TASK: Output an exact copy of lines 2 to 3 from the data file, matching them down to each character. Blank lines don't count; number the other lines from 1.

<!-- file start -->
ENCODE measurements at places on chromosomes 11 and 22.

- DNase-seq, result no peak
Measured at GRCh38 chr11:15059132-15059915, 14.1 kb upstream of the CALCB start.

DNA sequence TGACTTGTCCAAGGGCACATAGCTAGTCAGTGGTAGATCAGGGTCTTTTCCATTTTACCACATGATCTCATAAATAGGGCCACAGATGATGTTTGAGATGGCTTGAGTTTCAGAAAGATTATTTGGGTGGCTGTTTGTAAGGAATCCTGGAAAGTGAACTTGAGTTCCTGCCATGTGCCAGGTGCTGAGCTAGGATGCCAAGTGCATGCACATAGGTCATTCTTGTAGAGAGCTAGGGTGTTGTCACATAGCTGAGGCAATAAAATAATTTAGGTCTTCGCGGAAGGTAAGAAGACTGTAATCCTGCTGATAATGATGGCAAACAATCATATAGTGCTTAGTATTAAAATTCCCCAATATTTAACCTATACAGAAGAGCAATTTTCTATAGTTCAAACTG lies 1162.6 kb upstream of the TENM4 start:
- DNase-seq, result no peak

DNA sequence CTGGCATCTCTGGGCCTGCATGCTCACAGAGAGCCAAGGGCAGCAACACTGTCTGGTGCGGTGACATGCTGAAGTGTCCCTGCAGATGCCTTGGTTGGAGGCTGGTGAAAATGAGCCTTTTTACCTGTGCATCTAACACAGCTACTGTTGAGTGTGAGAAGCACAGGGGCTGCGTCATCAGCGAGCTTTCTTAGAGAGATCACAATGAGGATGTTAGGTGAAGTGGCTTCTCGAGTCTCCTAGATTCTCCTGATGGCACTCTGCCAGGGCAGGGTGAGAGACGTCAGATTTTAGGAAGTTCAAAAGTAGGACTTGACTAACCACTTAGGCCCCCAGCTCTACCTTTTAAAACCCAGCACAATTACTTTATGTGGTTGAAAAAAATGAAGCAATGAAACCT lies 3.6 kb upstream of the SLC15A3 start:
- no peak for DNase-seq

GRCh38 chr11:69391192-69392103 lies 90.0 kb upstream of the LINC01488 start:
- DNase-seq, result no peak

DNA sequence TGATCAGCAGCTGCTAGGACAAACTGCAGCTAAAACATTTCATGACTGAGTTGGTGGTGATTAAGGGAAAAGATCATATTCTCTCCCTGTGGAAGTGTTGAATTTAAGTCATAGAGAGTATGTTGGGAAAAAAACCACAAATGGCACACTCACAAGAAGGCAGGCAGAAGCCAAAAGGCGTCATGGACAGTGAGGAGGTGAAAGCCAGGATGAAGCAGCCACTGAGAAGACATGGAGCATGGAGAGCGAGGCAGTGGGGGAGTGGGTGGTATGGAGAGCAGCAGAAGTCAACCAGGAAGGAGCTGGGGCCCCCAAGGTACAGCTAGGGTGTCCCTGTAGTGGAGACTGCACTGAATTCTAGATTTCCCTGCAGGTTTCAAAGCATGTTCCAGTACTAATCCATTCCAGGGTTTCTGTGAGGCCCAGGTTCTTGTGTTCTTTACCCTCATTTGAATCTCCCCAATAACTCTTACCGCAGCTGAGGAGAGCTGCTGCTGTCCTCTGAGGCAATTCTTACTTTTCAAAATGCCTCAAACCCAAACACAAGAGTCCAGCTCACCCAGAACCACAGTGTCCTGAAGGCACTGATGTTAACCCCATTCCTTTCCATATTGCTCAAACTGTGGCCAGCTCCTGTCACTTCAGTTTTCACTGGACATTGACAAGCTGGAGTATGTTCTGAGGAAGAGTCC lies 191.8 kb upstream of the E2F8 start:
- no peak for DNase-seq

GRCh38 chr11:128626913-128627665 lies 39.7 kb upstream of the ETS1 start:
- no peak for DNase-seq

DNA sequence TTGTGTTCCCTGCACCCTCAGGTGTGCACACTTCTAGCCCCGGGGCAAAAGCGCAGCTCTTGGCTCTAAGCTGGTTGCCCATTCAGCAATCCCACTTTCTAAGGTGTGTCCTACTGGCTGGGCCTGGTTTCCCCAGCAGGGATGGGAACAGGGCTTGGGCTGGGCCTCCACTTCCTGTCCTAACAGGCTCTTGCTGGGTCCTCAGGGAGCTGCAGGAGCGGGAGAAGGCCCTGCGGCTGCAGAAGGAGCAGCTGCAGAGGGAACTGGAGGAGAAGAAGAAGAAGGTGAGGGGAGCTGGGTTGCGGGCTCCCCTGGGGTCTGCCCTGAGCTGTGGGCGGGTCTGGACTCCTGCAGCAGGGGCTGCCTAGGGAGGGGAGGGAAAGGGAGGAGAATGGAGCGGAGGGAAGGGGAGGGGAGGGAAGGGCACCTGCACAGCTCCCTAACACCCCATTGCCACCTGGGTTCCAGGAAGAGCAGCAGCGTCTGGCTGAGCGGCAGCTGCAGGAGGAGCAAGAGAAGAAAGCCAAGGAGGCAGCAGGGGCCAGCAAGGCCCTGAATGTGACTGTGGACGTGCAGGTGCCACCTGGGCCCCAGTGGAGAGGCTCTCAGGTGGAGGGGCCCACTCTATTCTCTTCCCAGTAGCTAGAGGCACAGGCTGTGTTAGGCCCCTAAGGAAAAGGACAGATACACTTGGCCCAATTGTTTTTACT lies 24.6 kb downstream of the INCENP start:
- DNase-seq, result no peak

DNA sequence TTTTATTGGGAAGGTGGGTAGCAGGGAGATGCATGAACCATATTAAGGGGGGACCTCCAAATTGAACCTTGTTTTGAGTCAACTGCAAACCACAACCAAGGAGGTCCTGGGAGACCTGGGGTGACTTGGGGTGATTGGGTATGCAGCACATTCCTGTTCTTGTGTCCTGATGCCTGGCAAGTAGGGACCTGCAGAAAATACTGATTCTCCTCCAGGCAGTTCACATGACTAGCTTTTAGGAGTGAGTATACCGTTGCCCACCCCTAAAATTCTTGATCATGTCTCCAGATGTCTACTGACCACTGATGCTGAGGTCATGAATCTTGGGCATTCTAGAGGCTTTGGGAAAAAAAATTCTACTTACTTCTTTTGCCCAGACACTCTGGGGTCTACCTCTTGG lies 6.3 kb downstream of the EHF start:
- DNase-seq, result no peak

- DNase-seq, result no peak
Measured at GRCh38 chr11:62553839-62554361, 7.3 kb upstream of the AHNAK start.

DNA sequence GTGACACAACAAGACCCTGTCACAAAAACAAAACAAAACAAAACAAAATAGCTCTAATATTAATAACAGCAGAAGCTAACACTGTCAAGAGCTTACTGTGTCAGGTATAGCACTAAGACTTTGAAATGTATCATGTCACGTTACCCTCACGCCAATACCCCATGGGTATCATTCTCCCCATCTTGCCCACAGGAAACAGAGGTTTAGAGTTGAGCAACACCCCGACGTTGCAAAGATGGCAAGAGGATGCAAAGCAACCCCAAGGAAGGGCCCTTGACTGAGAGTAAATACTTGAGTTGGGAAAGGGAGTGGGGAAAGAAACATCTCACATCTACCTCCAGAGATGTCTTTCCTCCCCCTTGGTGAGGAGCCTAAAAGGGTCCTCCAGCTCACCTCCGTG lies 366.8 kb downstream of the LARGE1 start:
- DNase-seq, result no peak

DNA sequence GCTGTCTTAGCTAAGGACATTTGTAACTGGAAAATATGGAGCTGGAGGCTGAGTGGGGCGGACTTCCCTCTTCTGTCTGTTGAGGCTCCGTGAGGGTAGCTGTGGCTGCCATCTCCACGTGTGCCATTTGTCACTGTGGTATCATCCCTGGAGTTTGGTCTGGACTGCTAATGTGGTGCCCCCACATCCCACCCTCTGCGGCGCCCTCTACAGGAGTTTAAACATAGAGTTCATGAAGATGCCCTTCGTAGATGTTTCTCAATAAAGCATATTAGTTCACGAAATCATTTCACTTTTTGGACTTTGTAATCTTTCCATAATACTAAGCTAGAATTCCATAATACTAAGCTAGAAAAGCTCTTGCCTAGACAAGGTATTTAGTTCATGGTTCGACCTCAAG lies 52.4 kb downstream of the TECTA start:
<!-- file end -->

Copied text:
- DNase-seq, result no peak
Measured at GRCh38 chr11:15059132-15059915, 14.1 kb upstream of the CALCB start.